A Financial Literacy AI-Enabled Voice Assistant System for Educational Use; An Actor-Network Theory Analysis of the Financial Literacy Gap in the U.S.
Miu, Candace, School of Engineering and Applied Science, University of Virginia
Iqbal, Tariq, EN-Eng Sys and Environment, University of Virginia
Laugelli, Benjamin, EN-Engineering and Society, University of Virginia
My technical work and STS research focused on the topic of financial literacy. Financial literacy refers to the skills, information, and tools that enable people to make individual financial decisions and actions in order to achieve their objectives. Both papers addressed the need for improvement of American financial literacy rates; however, they differed in purpose. My technical paper detailed the steps that my capstone team took in order to build a virtual voice assistant system that aimed to improve the financial understanding of K-12 students in the US. My STS research paper explored deeper into the root causes of why certain populations within the US are more vulnerable to financial illiteracy. Each work diverges into different routes and takes on separate intentions, but together they both address the broader goal of improving financial literacy levels in the US and reaching financial inclusion for all.
My technical work focused on the educational side of financial literacy; our proposed solution was an AI-enabled voice assistant system that aimed to improve the financial literacy skills of students. The three main phases of this project were lesson plan content generation, cloud platform implementation, and system evaluation. For the first phase, we consulted the National Standards for Personal Finance Education to see what students were expected to learn and used that as a guideline to structure our own lesson plans for various topics regarding personal finance. During the second phase, we chose Google Dialogflow as our preferred cloud platform, which we used to implement a chatbot that would guide the user through each lesson plan. The voice assistant was then connected to a phone number, where students could call anytime and choose which lesson they wanted to begin. The lesson plans were eventually all moved into Dialogflow, with new conversational flows created for each one. Finally, our final phase was used to test the robustness of our system; we did this by calling the designated number a certain number of times and gathering the data from the phone calls to analyze our results.
My STS research explored the financial literacy gap between different demographics within the US, and why these gaps exist. Using Actor-Network Theory as the conceptual framework, the paper analyzed and identified the human and non-human actors that contributed to the American financial system and connected them to systemic barriers that hinder marginalized groups from reaching financial success. It then described the financial barriers for two marginalized populations, women and people of color, and concluded by stating that the common denominators of these barriers are that they are systemic injustices that have been created by those who built the American financial system themselves. The goal of my research was to shed light on the determinants of the financial literacy gaps, as well as to promote diversification among the governing bodies within the financial system so that minority groups are better represented.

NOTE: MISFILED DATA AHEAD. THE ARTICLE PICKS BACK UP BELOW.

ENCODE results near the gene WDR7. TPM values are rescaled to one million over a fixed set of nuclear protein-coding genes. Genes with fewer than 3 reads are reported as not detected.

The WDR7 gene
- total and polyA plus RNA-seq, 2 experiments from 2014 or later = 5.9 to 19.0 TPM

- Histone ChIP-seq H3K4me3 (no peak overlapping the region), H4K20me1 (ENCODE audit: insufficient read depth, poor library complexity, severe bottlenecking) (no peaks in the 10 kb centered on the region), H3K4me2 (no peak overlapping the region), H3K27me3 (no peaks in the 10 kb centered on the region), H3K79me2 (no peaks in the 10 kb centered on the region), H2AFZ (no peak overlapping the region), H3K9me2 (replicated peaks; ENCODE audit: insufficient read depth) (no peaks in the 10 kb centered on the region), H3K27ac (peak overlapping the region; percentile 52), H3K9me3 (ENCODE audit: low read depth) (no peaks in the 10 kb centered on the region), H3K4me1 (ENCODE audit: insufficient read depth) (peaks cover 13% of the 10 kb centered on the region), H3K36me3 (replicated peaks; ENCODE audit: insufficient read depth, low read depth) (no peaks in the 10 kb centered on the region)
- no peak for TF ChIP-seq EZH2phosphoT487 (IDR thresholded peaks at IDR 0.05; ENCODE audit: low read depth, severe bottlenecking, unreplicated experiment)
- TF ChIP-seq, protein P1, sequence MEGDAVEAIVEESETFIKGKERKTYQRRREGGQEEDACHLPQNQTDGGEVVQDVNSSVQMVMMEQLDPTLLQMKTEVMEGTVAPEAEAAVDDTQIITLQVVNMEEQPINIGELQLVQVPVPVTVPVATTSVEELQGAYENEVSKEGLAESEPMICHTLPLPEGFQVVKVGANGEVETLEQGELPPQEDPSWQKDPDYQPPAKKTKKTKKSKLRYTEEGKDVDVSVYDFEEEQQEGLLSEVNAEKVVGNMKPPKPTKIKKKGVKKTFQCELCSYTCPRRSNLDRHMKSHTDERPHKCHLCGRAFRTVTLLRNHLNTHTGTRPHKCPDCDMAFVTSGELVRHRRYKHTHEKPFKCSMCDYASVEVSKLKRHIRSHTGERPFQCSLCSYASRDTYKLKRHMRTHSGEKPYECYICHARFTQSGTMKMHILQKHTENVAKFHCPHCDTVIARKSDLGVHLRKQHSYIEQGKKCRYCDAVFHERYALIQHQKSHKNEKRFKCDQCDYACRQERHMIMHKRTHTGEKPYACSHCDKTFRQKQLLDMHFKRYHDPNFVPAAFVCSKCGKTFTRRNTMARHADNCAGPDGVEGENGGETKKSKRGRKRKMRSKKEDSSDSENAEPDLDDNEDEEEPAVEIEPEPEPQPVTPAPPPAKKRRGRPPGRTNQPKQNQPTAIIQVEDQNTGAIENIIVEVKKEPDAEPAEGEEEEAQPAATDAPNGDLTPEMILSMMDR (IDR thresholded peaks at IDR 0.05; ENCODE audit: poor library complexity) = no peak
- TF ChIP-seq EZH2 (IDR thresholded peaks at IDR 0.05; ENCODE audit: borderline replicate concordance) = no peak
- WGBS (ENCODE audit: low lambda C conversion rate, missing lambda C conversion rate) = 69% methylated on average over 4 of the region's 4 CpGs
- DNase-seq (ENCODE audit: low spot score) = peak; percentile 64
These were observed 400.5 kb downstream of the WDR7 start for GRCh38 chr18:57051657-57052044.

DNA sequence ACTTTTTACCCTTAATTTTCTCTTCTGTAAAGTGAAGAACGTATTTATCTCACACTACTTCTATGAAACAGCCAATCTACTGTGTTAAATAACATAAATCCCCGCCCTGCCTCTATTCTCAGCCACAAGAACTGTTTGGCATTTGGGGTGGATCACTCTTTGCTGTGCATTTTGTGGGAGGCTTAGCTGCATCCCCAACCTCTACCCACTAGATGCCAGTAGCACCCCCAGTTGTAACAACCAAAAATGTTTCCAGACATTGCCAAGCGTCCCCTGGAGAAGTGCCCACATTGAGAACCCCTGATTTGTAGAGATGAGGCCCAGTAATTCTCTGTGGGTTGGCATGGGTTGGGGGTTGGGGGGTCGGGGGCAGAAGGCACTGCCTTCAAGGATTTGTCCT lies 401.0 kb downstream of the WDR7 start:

Working on my technical project and STS research concurrently added significant value to both. My technical work allowed me to build out a concrete solution that helped to achieve a goal that was similarly set out by my thesis, while my STS research provided insight into the social, political, and economic factors that play into the central topic that we built our voice assistant off of. Together, both helped me to gain a better understanding of financial literacy in both a broader and more detailed sense. Additionally and perhaps more importantly, both projects gave me the passion and motivation to continue on the path of finding ways to act upon injustices and advocating for change that will improve the well-being of all.
BS (Bachelor of Science)
Financial Literacy, Actor-Network Theory, Virtual Voice Assistants, Google Dialogflow, Chatbots, Artificial Intelligence, Personal Finance, Education, Financial Literacy Gaps, American Financial System
The MITRE Corporation
School of Engineering and Applied Science
Bachelor of Science in Systems Engineering
Technical Advisor: Tariq Iqbal
STS Advisor: Benjamin Laugelli
Technical Team Members: Jesilyn Gopurathingal, Matthew Thompson, Vineeth Thota, Niels van Beek
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